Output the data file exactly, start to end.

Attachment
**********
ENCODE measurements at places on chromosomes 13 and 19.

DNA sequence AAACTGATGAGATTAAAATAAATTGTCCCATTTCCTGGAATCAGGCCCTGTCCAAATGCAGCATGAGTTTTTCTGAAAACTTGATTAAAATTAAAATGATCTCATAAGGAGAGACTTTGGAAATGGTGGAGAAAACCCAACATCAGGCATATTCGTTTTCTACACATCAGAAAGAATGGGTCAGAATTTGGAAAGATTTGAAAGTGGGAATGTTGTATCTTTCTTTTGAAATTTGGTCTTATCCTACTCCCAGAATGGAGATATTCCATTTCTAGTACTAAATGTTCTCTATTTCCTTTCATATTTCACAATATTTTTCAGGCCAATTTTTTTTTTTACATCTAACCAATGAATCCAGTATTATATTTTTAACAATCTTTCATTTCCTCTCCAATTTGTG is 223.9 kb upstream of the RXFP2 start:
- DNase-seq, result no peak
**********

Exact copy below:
ENCODE measurements at places on chromosomes 13 and 19.

DNA sequence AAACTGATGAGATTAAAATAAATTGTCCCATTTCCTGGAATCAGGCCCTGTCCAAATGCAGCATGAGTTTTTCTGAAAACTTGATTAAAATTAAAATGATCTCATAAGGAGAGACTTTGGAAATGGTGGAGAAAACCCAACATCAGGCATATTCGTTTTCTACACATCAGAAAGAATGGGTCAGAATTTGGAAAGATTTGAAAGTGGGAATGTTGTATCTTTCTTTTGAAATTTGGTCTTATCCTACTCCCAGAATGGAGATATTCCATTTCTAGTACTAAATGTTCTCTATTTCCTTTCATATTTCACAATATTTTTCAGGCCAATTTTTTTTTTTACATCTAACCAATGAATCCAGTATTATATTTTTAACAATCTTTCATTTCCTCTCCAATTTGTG is 223.9 kb upstream of the RXFP2 start:
- DNase-seq, result no peak